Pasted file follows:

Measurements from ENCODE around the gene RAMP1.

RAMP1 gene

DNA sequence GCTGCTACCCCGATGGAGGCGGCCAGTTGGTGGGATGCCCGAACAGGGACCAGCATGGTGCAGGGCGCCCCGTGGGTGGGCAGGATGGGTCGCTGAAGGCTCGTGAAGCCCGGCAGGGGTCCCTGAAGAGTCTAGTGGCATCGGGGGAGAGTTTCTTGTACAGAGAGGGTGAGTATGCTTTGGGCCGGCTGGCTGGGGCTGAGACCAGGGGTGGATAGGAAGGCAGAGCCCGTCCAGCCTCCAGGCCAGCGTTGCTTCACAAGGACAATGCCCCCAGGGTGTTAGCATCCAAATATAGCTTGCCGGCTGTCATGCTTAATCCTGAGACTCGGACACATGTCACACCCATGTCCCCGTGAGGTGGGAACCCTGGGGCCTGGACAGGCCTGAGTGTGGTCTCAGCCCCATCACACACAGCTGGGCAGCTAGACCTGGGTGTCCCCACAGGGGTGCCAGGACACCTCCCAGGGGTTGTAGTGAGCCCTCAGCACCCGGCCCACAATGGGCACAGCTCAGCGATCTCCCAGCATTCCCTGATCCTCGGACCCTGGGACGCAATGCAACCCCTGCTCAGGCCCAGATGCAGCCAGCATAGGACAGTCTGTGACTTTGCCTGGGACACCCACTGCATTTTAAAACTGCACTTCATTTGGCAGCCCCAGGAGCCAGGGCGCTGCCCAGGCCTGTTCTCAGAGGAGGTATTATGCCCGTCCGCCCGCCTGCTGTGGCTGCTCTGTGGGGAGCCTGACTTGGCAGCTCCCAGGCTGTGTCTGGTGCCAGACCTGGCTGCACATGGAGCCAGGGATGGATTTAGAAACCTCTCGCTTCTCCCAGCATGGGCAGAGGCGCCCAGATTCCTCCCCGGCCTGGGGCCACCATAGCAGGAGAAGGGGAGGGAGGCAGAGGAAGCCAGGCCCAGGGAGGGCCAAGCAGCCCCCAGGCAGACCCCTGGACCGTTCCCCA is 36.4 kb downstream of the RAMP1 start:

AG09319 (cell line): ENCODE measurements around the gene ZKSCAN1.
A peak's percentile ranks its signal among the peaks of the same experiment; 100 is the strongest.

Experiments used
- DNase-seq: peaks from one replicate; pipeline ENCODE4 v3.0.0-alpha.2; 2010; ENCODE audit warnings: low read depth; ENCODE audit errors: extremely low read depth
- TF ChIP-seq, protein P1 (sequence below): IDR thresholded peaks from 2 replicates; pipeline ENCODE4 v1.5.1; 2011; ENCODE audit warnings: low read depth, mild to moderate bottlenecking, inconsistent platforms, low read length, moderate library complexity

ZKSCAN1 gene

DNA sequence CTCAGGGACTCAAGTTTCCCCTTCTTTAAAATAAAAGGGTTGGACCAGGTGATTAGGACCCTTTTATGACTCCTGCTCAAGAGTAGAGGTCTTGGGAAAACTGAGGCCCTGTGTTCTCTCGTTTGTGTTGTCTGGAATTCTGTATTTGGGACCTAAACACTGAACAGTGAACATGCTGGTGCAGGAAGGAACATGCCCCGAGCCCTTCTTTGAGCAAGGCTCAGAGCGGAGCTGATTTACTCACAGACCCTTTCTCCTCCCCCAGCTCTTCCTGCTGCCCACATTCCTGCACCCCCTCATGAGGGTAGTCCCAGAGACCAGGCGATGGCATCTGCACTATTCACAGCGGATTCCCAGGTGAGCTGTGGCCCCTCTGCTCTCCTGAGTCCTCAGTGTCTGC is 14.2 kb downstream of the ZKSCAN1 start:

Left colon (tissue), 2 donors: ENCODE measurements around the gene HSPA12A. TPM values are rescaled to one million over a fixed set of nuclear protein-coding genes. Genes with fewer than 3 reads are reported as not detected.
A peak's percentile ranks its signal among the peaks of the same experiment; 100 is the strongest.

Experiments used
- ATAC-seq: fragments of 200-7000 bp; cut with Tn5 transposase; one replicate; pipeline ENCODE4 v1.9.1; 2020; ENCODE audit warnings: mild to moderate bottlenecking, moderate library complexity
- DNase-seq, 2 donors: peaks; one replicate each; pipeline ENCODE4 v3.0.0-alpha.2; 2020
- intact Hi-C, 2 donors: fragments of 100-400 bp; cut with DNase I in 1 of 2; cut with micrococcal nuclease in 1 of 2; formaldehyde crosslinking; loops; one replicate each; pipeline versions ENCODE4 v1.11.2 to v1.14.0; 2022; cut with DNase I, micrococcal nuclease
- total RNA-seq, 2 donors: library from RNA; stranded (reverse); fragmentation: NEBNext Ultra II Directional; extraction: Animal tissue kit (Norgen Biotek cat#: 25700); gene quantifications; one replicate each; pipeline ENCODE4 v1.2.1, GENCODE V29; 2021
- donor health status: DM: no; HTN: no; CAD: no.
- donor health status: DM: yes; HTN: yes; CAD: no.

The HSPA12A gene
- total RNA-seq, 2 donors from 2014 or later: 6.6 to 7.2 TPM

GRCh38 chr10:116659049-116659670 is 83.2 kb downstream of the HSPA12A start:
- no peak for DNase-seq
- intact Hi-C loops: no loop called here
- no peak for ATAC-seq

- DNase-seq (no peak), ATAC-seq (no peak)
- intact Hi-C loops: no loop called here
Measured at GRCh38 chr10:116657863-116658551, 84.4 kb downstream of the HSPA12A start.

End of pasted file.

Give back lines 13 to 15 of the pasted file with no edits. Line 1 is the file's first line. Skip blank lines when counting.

Experiments used
- ATAC-seq: fragments of 200-7000 bp; cut with Tn5 transposase; one replicate; pipeline ENCODE4 v1.9.1; 2020; ENCODE audit warnings: mild to moderate bottlenecking, moderate library complexity
- DNase-seq, 2 donors: peaks; one replicate each; pipeline ENCODE4 v3.0.0-alpha.2; 2020